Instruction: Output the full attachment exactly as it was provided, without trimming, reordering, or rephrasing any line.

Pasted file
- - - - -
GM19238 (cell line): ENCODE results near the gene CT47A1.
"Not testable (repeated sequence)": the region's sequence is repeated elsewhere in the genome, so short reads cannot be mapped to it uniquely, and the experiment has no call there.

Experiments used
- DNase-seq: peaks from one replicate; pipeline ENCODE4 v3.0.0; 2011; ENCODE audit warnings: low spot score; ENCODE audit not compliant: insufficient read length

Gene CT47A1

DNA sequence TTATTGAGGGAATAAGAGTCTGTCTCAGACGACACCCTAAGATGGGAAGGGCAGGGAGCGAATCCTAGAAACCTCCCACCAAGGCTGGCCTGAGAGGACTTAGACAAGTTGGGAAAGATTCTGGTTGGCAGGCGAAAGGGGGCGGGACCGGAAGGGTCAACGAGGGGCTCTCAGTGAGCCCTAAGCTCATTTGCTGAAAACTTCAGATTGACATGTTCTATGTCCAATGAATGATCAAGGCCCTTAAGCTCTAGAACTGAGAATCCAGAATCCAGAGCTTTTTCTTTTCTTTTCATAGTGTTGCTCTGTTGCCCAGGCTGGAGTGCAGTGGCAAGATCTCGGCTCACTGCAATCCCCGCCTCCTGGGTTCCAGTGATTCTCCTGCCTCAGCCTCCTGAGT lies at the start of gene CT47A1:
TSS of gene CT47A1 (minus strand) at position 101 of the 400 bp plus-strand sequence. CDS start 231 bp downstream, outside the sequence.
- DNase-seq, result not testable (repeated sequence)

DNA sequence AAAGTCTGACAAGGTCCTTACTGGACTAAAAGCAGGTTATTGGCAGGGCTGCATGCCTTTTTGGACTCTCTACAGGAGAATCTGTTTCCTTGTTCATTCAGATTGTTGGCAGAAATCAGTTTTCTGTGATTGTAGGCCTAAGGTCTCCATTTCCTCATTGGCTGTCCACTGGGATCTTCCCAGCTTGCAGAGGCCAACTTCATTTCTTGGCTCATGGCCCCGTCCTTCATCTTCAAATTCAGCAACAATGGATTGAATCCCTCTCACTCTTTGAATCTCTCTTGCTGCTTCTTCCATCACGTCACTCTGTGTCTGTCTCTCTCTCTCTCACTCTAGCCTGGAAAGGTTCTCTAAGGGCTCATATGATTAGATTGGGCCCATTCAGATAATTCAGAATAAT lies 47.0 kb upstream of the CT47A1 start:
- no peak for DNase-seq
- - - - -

GM19238 (cell line): ENCODE results near the gene CT47A1.
"Not testable (repeated sequence)": the region's sequence is repeated elsewhere in the genome, so short reads cannot be mapped to it uniquely, and the experiment has no call there.

Experiments used
- DNase-seq: peaks from one replicate; pipeline ENCODE4 v3.0.0; 2011; ENCODE audit warnings: low spot score; ENCODE audit not compliant: insufficient read length

Gene CT47A1

DNA sequence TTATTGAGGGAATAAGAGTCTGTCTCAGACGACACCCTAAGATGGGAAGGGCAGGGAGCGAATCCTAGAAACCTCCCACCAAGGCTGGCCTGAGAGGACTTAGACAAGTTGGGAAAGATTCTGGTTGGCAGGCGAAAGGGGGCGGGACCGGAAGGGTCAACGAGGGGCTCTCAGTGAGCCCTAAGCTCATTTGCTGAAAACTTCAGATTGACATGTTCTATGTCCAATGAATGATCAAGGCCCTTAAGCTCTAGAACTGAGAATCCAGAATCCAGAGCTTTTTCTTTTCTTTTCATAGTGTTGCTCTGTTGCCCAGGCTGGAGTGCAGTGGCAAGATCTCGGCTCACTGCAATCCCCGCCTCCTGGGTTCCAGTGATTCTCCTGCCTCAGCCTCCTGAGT lies at the start of gene CT47A1:
TSS of gene CT47A1 (minus strand) at position 101 of the 400 bp plus-strand sequence. CDS start 231 bp downstream, outside the sequence.
- DNase-seq, result not testable (repeated sequence)

DNA sequence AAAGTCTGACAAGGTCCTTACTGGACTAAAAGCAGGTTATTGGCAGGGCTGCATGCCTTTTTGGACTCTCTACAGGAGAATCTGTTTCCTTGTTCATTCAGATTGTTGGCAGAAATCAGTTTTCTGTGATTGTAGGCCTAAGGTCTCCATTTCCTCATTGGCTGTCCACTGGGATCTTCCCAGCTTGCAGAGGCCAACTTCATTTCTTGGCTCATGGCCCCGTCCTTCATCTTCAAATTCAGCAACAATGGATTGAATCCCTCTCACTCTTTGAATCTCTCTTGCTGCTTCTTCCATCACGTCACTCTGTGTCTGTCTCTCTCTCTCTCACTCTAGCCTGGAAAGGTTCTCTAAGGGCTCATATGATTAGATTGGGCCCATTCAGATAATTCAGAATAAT lies 47.0 kb upstream of the CT47A1 start:
- no peak for DNase-seq